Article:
Think about the purpose of the mediation
First thing you need to do when you are doing your mediation exam is to think about the purpose of the mediation, that is, what the other person needs. because that is going to help you easily identify which structures you need to use to perform your mediation successfully.
-I’ll give you an example: if you are helping somebody choose between two options you’ll need to use comparing and contrasting structures. For example, imagine there is someone, a friend of yours, for instance, who is coming from The United States and they are going to rent a car but they don’t know which option is best and they ask you for help.
And there are two options in your mediation card, they have the silver option and the gold option. In the instructions for the mediation it is specified that they want to be worry-free, they want to travel without having to bring pocket money to fill in the tank.
When you compare the two options, you are going to clarify by saying something like:
“You can go for silver but then silver doesn’t include the petrol card, whereas with the gold option you are given a card for 500 kilometres, that you can use all around the country in any petrol station and that’s super convenient. As you said in your email that you wanna travel worry-free, this seems to be the best option for you.”
– Now, imagine that you’re giving advice to someone because they want to improve their relationship with their children. In that case, you’re going to use structures like:
“According to the text, it would be a good idea to listen before you speak when you are having a conversation with your children, even if you’re angry or mad about something that they did.”
Or you could say:
“From what I read, it is advisable to agree on the norms and house rules so they know where they stand”
CONCLUSION: Choosing structures that are appropriate for the purpose of the mediation is imperative in any mediation. OK that’s TIP number one
Be neutral. You know that in mediation you are not to give your opinion unless you are explicitly asked to, so you need to be objective, you need to be neutral and you can’t express whether one option or the other is better in your opinion. However, you can express whether one option or another is better for them according to their situation, to what they expressed that they needed, but not in your opinion.
So make sure when you compare, for example, if there are several options or if you’re giving advice, make sure you make reference to the context.
For example you could say something like: “as I know you are worried about your son’s behaviour this text that I found may be of help. In your case, there are two options that you can choose between according to this infographic that you sent me.”
So you are making reference and justifying why you’re giving that information according to the situation and according to the text.
This may sound really obvious, right? yes but it’s easier said than done because one thing is knowing it and a very different thing is doing it so when mediating texts. If you find that there is an idea that is mentioned usually a couple of times, you don’t need to mention it twice, once is enough because that way you are saving yourself time and you allow yourself to go straight to the point because that is one key aspect in mediation.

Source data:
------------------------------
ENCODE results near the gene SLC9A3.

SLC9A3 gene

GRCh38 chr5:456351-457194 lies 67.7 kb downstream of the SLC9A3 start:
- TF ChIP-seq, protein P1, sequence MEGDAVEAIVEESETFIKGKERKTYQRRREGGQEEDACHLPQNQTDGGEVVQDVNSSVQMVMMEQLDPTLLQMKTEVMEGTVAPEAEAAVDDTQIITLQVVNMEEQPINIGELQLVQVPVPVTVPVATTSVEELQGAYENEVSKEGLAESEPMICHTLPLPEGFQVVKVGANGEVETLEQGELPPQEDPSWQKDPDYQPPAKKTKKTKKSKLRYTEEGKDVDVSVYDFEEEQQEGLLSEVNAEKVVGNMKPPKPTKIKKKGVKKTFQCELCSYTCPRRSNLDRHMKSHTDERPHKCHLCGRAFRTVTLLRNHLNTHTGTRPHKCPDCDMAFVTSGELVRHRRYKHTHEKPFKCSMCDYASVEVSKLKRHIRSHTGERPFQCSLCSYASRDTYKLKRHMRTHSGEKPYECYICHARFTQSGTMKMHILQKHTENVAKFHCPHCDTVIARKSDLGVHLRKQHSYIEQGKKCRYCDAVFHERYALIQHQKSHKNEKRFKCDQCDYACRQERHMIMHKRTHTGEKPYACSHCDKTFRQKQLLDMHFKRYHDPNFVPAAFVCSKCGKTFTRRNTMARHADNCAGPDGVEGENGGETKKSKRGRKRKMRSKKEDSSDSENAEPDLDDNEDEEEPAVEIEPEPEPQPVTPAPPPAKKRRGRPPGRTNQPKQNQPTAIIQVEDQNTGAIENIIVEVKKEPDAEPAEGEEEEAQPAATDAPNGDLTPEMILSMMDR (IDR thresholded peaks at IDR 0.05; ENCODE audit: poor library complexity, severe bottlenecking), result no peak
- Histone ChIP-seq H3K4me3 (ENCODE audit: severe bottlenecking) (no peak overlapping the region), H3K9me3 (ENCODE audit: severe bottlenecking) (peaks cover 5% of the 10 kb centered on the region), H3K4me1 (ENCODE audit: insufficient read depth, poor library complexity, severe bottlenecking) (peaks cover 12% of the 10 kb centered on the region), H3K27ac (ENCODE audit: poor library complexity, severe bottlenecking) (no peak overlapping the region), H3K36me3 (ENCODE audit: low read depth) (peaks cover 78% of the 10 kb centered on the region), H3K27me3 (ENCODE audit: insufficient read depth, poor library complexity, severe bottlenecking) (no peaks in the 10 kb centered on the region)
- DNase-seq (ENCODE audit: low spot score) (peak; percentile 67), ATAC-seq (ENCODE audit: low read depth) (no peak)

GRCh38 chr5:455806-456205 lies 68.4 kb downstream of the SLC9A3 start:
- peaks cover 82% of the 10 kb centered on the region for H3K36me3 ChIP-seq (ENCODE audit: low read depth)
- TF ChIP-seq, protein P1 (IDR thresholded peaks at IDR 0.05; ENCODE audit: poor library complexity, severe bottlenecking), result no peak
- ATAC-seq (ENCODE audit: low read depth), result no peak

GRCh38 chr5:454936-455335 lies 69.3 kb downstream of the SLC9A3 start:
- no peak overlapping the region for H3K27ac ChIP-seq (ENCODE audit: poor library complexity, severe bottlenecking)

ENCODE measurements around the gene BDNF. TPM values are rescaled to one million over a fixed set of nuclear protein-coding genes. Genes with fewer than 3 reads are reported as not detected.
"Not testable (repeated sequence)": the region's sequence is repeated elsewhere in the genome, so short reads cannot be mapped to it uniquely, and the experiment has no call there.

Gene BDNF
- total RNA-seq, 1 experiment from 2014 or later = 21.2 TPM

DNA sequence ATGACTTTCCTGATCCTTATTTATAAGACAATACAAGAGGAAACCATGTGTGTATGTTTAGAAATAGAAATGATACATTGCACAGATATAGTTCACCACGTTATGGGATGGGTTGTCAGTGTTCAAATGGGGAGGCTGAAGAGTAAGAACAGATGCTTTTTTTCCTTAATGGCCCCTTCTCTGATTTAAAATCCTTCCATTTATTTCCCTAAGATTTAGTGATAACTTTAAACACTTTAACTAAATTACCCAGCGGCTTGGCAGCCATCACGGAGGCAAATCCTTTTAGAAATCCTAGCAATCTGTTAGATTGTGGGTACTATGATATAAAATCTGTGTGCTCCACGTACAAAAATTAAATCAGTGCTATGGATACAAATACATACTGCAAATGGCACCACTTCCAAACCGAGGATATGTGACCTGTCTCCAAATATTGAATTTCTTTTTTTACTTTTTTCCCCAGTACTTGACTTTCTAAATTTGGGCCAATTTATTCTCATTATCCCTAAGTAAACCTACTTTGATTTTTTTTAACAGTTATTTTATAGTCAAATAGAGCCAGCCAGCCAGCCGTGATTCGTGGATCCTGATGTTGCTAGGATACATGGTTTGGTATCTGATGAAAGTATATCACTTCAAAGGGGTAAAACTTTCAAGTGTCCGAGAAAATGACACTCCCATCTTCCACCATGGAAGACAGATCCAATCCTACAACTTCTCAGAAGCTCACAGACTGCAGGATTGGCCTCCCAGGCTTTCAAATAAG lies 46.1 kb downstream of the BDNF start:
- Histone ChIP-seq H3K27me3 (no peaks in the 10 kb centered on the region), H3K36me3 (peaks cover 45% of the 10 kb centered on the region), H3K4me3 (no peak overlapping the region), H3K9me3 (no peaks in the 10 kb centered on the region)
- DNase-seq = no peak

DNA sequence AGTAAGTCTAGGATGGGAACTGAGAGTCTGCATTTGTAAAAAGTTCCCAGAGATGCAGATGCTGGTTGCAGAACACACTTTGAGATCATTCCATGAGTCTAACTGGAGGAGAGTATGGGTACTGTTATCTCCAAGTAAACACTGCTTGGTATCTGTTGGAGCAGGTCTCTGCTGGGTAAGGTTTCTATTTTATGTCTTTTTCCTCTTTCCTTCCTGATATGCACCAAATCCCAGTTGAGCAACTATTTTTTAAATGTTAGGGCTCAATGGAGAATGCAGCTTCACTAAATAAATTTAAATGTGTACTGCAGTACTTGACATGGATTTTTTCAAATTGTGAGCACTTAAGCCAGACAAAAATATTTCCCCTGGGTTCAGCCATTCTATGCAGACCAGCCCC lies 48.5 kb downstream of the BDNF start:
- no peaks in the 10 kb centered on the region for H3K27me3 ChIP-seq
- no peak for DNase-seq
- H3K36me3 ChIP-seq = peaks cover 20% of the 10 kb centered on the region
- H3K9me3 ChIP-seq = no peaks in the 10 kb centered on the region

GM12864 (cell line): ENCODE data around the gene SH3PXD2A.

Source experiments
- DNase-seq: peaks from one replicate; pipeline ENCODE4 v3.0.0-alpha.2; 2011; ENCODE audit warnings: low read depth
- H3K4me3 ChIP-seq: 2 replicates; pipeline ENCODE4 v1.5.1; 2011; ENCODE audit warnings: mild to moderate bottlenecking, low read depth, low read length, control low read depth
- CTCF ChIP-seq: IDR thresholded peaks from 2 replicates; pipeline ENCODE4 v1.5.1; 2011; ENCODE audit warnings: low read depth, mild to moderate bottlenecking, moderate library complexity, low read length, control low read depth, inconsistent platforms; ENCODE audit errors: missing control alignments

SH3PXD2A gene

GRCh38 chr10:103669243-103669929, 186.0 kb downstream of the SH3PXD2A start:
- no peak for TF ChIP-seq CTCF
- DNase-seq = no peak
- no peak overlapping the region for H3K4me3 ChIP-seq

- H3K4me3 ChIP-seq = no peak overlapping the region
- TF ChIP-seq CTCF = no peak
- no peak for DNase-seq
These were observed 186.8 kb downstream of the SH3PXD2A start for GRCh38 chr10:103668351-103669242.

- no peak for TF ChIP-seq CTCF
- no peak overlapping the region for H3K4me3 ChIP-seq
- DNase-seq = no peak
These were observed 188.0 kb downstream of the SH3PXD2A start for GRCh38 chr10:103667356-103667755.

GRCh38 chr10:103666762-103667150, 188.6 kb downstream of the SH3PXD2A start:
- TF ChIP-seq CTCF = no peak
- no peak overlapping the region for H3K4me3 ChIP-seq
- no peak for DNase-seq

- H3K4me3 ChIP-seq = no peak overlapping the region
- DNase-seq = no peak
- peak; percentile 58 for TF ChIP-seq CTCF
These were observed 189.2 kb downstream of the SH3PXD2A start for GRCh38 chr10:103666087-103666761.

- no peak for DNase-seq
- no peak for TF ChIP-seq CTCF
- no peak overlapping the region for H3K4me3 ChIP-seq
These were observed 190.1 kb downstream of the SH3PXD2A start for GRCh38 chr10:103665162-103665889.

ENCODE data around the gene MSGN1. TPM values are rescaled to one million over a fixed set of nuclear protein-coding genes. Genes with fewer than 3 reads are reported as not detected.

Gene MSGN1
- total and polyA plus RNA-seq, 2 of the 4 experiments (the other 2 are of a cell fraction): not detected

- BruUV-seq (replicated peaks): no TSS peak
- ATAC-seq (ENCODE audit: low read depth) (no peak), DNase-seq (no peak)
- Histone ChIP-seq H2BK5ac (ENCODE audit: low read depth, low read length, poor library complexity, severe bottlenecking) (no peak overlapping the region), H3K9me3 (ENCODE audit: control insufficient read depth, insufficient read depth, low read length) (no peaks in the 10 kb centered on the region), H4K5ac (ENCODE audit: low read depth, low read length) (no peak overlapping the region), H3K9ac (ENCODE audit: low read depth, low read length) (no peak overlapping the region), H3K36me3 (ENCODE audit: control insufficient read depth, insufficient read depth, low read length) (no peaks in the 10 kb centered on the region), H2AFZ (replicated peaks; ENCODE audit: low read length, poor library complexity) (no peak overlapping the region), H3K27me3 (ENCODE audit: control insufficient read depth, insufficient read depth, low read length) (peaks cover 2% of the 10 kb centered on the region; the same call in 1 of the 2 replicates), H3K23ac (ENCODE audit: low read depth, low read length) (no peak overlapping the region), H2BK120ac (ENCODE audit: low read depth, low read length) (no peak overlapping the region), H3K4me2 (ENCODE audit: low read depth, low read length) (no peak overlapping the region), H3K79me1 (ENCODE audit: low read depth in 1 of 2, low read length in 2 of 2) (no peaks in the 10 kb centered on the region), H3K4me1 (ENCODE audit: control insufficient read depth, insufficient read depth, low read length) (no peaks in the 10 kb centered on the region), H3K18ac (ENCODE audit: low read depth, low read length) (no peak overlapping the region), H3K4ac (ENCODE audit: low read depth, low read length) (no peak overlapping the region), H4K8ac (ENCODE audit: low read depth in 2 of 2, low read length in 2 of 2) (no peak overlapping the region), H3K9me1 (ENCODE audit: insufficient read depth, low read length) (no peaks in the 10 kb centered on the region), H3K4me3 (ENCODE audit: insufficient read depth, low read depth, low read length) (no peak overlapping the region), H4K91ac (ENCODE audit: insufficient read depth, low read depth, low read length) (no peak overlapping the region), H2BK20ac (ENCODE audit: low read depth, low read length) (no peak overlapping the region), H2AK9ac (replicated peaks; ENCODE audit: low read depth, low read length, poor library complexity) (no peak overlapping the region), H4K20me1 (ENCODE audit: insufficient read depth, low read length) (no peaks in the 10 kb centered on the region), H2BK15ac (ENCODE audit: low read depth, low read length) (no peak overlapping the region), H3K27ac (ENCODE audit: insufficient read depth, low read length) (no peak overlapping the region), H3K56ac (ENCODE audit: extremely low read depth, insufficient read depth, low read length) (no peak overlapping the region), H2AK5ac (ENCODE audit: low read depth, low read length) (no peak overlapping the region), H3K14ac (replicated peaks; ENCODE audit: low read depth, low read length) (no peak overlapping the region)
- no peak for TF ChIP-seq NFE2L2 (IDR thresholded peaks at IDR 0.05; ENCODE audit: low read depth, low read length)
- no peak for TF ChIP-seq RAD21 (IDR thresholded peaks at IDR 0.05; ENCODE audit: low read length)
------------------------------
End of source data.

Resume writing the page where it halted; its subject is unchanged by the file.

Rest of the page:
You need to go straight to the point, don’t beat about the Bush, you don’t need to give a lot of explanations or examples to illustrate each bit of information. so avoid repetitions.
Skip the information that your audience doesn’t need
For example, the other day I was doing this practice with my students in a mediation course, and there was someone who was mediating a text about basic income. It was a task that had been published from an official exam. In the text there were a lot of details about the conditions for the new system for basic income, the amounts they could receive, who could apply for the subsidy, who was eligible and the specific conditions that they had to meet.
This student in particular gave a lot of details about the amount of money one can be granted about, who can apply for it… so not only were there several ideas that were repeated throughout the text, one of them was the age range for people who apply and then the exceptions, and another one was one of the conditions that people need to meet so they can be eligible for the subsidy.
Those ideas were repeated in two different paragraphs. This student was translating the text bit by bit, paragraph by paragraph, and that’s something that won’t help you to get a high score.
When there are ideas that are repeated, exclude them from your mediation, just mention them once and always summarise. Avoid going paragraph by paragraph.
Just find the information you need to provide more like an overview, unless the context instructs you to find specific information, but that is a totally different case.
The context is the key!
Let’s continue with the example I just gave you.
This student was giving all the details in the text, but in this particular case the task asked about the system in general, just because someone was curious about how it worked, not because they were going to apply for it.
So that makes a real difference. In a mediation like that, you need to provide a general explanation, not specific details because when we are mediating for specific details it is well specified in the context.
Ok, so far so good! And if you want more quality content for your exam, download our new app!
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